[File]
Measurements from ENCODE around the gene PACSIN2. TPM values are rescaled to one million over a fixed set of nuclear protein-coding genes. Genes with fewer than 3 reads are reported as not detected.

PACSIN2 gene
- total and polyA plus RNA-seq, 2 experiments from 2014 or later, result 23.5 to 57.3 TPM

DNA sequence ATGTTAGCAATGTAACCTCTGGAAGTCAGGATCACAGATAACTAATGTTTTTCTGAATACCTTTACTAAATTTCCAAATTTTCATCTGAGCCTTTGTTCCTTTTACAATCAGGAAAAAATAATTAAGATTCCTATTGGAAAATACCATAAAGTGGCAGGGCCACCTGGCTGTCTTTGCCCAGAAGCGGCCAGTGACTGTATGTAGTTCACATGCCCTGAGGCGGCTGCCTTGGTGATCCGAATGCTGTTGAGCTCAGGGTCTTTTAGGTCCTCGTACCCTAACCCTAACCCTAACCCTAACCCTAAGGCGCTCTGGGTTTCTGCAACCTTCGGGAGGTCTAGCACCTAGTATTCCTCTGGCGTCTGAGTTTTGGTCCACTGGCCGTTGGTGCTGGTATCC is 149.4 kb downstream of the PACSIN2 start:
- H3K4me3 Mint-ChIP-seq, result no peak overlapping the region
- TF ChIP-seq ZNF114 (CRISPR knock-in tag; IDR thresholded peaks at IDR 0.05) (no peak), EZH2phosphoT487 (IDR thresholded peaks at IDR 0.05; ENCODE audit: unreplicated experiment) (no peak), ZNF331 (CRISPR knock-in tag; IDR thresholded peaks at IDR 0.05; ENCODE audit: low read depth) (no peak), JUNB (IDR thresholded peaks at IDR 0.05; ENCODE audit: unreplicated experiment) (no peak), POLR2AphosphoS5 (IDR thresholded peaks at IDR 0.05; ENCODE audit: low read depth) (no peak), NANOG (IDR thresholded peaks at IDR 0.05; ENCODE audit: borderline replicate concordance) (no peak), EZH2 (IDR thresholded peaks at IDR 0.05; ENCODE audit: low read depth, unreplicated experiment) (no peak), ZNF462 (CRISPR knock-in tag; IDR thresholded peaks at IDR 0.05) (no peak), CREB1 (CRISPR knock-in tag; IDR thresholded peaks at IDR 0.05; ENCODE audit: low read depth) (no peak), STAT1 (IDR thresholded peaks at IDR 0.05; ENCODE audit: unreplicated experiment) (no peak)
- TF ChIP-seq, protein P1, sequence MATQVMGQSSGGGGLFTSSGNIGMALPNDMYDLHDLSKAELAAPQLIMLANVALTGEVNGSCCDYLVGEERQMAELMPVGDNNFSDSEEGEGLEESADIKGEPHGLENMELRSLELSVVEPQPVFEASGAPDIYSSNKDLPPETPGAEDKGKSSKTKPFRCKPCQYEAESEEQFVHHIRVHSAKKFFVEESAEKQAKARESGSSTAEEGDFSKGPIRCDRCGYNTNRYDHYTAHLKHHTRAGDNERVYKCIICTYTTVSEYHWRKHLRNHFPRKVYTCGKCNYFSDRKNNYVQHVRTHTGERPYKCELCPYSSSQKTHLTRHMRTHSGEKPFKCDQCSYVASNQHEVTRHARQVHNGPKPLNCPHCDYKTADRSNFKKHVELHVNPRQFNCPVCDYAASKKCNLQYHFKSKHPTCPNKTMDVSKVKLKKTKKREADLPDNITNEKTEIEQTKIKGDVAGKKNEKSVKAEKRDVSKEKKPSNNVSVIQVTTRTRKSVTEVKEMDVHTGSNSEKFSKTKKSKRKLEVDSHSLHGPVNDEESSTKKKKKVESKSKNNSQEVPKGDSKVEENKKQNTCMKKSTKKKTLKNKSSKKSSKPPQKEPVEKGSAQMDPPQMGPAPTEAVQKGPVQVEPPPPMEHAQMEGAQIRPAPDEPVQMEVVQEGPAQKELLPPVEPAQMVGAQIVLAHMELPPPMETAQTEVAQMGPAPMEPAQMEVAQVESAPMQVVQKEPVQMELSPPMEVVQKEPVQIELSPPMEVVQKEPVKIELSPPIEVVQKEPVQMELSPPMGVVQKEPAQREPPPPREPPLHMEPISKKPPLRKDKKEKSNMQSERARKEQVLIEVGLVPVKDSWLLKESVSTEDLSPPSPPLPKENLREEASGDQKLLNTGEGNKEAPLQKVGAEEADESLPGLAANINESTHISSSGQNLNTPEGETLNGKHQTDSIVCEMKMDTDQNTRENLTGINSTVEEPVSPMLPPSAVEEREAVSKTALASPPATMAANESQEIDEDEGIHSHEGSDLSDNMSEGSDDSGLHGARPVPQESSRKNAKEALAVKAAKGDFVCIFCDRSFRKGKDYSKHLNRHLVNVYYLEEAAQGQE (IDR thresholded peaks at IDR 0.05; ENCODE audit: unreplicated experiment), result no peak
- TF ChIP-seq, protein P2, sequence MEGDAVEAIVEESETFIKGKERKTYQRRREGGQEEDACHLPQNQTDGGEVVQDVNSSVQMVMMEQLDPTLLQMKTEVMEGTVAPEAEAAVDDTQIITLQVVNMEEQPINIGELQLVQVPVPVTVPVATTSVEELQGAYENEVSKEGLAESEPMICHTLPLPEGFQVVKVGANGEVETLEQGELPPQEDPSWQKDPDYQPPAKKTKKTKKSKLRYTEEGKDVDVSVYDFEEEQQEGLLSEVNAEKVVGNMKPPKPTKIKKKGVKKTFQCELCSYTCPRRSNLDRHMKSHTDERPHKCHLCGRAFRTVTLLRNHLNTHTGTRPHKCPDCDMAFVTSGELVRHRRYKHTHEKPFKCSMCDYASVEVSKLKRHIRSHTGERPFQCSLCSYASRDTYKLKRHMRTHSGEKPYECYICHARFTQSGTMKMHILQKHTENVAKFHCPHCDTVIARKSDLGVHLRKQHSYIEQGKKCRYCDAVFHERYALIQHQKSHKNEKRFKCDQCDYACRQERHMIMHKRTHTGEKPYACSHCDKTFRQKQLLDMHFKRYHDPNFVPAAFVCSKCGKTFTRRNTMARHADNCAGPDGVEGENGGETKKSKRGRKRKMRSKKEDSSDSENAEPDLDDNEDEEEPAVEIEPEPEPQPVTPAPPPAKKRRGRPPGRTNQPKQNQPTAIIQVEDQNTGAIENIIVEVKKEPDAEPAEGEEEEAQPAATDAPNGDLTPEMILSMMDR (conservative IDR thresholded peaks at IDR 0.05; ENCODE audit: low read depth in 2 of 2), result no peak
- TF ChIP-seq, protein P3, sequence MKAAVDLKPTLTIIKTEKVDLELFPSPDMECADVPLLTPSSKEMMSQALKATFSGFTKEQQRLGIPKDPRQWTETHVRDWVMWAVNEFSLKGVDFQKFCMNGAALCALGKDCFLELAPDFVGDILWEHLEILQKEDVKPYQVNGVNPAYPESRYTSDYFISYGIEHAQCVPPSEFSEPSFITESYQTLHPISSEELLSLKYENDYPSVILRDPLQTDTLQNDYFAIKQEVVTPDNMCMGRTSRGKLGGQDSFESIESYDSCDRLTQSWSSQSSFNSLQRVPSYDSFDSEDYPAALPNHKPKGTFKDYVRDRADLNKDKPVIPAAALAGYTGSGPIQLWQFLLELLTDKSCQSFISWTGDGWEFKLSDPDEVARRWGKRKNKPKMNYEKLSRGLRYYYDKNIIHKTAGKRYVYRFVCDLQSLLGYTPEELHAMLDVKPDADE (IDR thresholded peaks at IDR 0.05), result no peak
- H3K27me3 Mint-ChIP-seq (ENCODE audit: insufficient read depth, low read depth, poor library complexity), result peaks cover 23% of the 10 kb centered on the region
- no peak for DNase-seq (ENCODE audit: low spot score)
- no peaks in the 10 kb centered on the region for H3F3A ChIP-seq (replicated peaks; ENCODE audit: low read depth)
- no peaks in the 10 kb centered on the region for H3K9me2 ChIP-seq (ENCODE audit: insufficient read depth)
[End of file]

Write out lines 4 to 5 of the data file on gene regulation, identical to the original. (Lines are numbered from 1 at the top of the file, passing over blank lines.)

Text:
DNA sequence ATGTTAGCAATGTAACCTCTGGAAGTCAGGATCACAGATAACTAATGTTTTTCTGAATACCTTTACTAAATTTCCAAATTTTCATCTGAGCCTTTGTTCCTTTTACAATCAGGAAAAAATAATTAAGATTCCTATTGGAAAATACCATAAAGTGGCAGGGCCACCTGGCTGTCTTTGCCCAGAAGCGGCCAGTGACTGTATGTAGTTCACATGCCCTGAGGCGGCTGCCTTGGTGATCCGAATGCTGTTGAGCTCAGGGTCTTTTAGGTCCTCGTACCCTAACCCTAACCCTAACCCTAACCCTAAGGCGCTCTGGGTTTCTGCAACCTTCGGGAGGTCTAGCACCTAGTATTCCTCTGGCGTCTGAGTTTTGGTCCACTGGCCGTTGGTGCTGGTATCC is 149.4 kb downstream of the PACSIN2 start:
- H3K4me3 Mint-ChIP-seq, result no peak overlapping the region